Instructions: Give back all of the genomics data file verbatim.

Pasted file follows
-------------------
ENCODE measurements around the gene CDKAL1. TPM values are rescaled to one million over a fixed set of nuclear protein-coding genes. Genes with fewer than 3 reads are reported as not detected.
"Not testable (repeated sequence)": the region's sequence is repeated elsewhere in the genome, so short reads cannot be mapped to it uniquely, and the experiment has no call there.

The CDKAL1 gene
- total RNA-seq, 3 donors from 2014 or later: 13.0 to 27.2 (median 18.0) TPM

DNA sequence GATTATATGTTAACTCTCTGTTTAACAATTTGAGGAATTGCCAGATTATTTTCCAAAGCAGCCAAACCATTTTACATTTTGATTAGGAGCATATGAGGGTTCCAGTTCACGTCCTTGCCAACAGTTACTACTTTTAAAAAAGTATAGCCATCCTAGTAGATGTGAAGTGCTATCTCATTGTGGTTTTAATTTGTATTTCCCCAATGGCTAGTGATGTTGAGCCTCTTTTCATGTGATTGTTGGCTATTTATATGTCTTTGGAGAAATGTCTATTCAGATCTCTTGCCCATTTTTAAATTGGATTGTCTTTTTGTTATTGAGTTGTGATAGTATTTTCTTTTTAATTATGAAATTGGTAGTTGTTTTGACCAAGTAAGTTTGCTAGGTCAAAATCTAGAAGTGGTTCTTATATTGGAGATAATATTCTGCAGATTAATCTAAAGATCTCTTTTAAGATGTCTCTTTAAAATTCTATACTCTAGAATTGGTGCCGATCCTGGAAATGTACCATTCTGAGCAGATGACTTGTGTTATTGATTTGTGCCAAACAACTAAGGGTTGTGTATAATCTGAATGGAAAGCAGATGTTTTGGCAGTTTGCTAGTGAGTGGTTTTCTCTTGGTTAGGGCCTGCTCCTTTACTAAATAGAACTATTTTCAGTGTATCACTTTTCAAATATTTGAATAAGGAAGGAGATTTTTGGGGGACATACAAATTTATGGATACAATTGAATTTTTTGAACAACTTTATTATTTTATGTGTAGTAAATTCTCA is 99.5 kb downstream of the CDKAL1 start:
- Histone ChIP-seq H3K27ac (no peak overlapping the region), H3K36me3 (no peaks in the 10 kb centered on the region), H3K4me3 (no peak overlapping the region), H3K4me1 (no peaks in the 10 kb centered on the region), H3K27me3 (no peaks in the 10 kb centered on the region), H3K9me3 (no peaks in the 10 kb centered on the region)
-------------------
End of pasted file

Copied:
ENCODE measurements around the gene CDKAL1. TPM values are rescaled to one million over a fixed set of nuclear protein-coding genes. Genes with fewer than 3 reads are reported as not detected.
"Not testable (repeated sequence)": the region's sequence is repeated elsewhere in the genome, so short reads cannot be mapped to it uniquely, and the experiment has no call there.

The CDKAL1 gene
- total RNA-seq, 3 donors from 2014 or later: 13.0 to 27.2 (median 18.0) TPM

DNA sequence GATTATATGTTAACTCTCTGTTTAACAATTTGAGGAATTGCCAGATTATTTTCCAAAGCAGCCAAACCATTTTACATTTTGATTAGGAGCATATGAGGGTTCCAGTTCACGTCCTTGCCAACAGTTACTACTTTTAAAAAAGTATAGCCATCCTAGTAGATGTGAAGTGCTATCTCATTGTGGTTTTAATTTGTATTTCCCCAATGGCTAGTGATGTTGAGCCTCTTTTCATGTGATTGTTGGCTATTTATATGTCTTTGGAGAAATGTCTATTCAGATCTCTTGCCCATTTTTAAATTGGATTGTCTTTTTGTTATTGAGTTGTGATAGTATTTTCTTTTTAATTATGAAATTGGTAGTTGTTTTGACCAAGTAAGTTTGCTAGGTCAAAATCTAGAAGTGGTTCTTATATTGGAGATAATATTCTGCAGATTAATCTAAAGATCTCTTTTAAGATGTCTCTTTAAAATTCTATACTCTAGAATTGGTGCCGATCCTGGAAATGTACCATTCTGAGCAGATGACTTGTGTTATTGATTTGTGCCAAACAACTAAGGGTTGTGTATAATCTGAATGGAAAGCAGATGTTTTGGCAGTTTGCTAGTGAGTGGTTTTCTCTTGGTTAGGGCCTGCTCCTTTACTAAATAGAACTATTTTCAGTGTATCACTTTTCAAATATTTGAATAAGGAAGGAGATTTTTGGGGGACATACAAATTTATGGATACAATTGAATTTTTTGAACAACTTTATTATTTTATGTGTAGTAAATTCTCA is 99.5 kb downstream of the CDKAL1 start:
- Histone ChIP-seq H3K27ac (no peak overlapping the region), H3K36me3 (no peaks in the 10 kb centered on the region), H3K4me3 (no peak overlapping the region), H3K4me1 (no peaks in the 10 kb centered on the region), H3K27me3 (no peaks in the 10 kb centered on the region), H3K9me3 (no peaks in the 10 kb centered on the region)